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May 01, 2012


Antoine RJ Wright

Sheesh, sales or shipments (not that it matters)?

How does installed base or replacement cycles for previous years w/Symbian (and MeeGo) devices factor into this? I remember you saying something about folks wanting Nokia but (a) carriers pointing them elsewhere or (b) returning Windows Phone at higher rates - of which are becoming mostly Nokia-branded devices, where they are being sold.

Not a good picture this post is. I wonder if there's some action from carriers that would cause this to reverse or slow?


Why would any other vendor but Nokia sell a Windows Phone handset at this point? Only one with any ability to differentiate is Nokia (given their "most favored nation status" with Microsoft). All other handsets are bland and too similar.

Then of course, the question is whether or not Nokia can actually sell some Windows Phone handsets, which, like you, I have my doubts as to whether that will happen or not.


Tomi has been very good so far in his Nokia predictions, but I wonder where these next Lumia sales can happen. It seems Europe is burned out on Lumia, Asia is indifferent, China is inhospitable. Minutes ago I checked Amazon. The black Lumia 900 is #9 in sales rank for phones sold with plans (subsidized phones) and cyan Lumia 900 is #47. If people were actually frustrated trying to get "sold out" Lumia 900's at their local AT&T dealers you'd think they'd turn to Amazon, where Lumia 900's are available with two day shipping. I see Nokia's WP line of phones being a total market flop even after WP8 comes out. It's going to have the same metro/live tile interface that has made so little stir with Lumia. Nokia needs a plan b.


Thank you Tomi, you are such a great expert on Nokia! Think about the N9, it would have easily sold 100M units this year if only Nokia's Elop would allow it to happen. I hope you stand a chance if Nokia need a new leader for its sinking platform. You would make a great new Nokka CEO with your insight in the mobile market!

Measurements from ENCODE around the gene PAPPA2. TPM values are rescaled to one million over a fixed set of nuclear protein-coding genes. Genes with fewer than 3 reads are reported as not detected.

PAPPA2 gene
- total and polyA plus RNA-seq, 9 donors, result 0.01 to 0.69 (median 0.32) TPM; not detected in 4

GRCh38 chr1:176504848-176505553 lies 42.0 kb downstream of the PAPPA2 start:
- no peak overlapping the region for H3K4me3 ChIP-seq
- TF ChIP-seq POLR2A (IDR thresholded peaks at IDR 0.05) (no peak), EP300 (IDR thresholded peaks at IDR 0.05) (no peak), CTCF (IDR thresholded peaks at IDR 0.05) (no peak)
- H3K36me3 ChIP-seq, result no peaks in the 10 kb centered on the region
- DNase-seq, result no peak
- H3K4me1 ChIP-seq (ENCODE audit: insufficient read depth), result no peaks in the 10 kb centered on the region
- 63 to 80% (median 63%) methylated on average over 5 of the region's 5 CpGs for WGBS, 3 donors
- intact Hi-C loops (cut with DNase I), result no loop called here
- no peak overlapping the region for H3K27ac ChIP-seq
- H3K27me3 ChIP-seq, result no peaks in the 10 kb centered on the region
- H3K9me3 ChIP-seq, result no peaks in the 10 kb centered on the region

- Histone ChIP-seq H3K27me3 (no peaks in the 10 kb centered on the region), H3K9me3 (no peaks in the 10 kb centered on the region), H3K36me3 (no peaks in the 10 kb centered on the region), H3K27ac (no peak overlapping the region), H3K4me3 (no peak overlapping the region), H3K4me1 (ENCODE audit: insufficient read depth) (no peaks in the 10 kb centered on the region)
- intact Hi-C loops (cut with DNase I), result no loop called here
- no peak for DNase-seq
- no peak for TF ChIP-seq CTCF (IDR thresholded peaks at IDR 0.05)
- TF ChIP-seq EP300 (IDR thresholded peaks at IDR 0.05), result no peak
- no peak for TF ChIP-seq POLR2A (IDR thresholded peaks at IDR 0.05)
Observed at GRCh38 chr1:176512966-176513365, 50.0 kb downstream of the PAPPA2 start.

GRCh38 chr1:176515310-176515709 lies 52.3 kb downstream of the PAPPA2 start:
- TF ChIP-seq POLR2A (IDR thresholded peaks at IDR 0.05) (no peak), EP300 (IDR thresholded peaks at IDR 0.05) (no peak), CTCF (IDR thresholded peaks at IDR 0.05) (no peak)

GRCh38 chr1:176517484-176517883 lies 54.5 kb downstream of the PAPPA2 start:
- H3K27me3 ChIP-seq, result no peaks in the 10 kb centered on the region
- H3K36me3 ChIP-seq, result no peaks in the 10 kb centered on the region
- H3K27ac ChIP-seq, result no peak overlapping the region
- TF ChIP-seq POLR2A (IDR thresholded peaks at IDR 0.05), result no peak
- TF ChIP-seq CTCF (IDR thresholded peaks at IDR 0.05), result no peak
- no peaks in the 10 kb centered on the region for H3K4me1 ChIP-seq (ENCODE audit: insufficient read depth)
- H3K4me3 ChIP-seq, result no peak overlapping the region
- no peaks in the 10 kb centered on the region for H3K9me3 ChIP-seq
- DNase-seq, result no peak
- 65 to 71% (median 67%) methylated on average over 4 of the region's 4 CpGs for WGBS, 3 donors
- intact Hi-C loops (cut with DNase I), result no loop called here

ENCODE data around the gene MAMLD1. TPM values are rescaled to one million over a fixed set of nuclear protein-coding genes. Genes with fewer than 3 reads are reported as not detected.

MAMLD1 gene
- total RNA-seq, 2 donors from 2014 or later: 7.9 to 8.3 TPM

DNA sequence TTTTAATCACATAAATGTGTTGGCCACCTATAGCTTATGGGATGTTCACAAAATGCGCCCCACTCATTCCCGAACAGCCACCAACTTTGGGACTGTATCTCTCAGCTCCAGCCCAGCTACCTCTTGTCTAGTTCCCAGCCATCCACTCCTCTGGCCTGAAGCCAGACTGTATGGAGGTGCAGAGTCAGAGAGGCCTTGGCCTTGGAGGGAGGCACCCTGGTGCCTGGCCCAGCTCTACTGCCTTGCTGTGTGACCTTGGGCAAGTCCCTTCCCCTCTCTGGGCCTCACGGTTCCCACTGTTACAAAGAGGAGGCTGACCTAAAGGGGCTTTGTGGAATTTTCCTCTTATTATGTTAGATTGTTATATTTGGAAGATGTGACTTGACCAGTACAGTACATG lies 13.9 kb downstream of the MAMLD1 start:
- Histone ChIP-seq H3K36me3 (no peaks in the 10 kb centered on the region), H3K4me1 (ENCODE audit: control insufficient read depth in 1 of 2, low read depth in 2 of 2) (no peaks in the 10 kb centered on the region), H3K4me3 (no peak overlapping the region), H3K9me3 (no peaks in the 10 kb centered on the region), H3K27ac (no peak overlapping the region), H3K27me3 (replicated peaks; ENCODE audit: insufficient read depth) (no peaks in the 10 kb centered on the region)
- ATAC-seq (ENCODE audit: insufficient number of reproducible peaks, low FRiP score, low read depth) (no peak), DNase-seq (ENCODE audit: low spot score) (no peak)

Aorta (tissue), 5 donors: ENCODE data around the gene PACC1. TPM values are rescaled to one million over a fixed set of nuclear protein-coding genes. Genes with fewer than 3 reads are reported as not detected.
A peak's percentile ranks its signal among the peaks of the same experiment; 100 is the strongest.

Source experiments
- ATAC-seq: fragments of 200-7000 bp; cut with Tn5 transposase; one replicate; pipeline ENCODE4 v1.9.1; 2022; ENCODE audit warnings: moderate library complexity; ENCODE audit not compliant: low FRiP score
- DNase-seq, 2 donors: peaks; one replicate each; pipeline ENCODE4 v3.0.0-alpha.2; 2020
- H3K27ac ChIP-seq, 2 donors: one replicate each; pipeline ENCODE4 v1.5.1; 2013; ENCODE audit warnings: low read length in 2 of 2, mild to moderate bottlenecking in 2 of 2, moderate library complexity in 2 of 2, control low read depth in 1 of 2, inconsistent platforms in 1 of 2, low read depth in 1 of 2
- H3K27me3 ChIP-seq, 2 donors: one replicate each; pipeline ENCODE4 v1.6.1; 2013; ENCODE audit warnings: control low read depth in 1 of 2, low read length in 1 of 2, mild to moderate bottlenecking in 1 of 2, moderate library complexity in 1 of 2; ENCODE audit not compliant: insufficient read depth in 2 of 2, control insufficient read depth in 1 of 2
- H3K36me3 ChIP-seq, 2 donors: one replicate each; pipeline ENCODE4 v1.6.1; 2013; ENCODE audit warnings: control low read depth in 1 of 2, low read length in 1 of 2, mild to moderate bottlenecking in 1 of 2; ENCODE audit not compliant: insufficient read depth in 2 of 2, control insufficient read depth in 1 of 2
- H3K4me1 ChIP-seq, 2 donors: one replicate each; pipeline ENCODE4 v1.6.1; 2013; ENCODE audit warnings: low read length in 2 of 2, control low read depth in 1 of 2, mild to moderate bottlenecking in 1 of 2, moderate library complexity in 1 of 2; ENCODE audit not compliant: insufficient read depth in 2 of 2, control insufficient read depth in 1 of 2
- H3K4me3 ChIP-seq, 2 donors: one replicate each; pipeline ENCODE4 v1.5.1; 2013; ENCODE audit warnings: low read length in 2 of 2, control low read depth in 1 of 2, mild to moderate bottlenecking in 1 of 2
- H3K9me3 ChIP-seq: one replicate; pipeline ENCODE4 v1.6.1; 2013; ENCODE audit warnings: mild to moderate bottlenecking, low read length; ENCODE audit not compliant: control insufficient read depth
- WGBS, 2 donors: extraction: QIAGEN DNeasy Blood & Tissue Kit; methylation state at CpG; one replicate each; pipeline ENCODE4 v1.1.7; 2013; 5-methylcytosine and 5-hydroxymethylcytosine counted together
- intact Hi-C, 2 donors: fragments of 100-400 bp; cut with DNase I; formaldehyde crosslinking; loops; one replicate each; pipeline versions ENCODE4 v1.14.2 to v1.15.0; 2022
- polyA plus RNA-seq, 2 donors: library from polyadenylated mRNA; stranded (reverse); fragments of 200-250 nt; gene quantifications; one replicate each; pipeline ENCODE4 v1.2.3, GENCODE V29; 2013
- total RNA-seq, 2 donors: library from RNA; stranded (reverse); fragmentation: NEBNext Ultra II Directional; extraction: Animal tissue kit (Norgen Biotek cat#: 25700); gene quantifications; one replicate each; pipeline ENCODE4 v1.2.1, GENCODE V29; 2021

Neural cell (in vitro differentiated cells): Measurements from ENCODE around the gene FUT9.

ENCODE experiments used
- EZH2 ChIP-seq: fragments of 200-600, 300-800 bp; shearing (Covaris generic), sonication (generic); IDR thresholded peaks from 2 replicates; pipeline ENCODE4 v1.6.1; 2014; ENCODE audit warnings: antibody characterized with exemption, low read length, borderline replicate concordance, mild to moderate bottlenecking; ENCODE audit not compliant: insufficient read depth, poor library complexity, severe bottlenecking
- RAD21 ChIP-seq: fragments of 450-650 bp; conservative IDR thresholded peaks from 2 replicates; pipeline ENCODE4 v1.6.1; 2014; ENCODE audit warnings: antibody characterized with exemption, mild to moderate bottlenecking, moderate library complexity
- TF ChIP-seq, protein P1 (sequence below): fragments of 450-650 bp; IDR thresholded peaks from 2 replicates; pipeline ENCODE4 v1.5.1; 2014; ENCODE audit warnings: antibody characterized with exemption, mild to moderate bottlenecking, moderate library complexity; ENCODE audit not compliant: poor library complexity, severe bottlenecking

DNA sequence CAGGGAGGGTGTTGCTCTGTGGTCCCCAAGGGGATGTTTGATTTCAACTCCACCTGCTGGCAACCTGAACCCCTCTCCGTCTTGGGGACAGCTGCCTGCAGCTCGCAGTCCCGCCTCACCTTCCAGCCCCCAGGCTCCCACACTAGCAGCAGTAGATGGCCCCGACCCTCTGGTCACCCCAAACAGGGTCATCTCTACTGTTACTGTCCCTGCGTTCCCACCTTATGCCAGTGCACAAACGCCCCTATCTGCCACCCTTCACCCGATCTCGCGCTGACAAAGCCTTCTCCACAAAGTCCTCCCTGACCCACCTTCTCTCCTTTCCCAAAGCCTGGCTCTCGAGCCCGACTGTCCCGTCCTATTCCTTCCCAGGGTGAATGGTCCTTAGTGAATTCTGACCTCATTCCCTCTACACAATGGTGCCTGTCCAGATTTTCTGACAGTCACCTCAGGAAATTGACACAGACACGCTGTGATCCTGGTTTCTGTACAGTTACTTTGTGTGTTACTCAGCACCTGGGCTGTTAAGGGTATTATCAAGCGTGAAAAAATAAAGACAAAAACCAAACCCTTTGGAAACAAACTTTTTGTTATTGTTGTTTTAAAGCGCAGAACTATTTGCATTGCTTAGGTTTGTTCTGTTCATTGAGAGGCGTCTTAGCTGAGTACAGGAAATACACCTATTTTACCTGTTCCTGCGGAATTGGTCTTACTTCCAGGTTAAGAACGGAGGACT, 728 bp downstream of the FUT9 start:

@Antoine RJ Wright,

Sales or shipments doesn't really matter as most reseller now doesn't really want to stock nokia phone too much. So, do not think they will put a nokia phone on stock for 2-3 months.


all WP phone were the same, there were no differentiation at all.
That's why it's flop.


I also admire that Tomi could predict lumia sales 10000% better than all other analyst. Tomi really prove that he's a leader not follower. I'm proud & honored reading his blog



I was wondering about the nokia dumbphone/featurephone sales number.
I know that Asha line in Indonesia, India, Philippine, etc.... were taken a big hit by Cheap Android such as Samsung Galaxy Y (US$ 110-120) and Samsung Galaxy Pocket (US$ 95-100).

Could the diminishing nokia brand in Smartphone effect the dumbphone/featurephone?
or the lost in marketshare mainly because of it can't compete with android on that price level?



I'm curious what factors are considered in the projection of Lumia phone growth slowing in Q4 of 2012? I'd think that the holiday season would give sales momentum with a refreshed product line based on Windows Phone 8, Pureview cameras, and coattail effects from Microsoft's upcoming massive Windows 8 marketing campaign. I'd also expect Verizon to be selling WP8 (as announced, though not necessarily Nokia) in Q4. I'm not saying WP is going to succeed in the long run, but the projection seems to fly in the face of the sales cycle.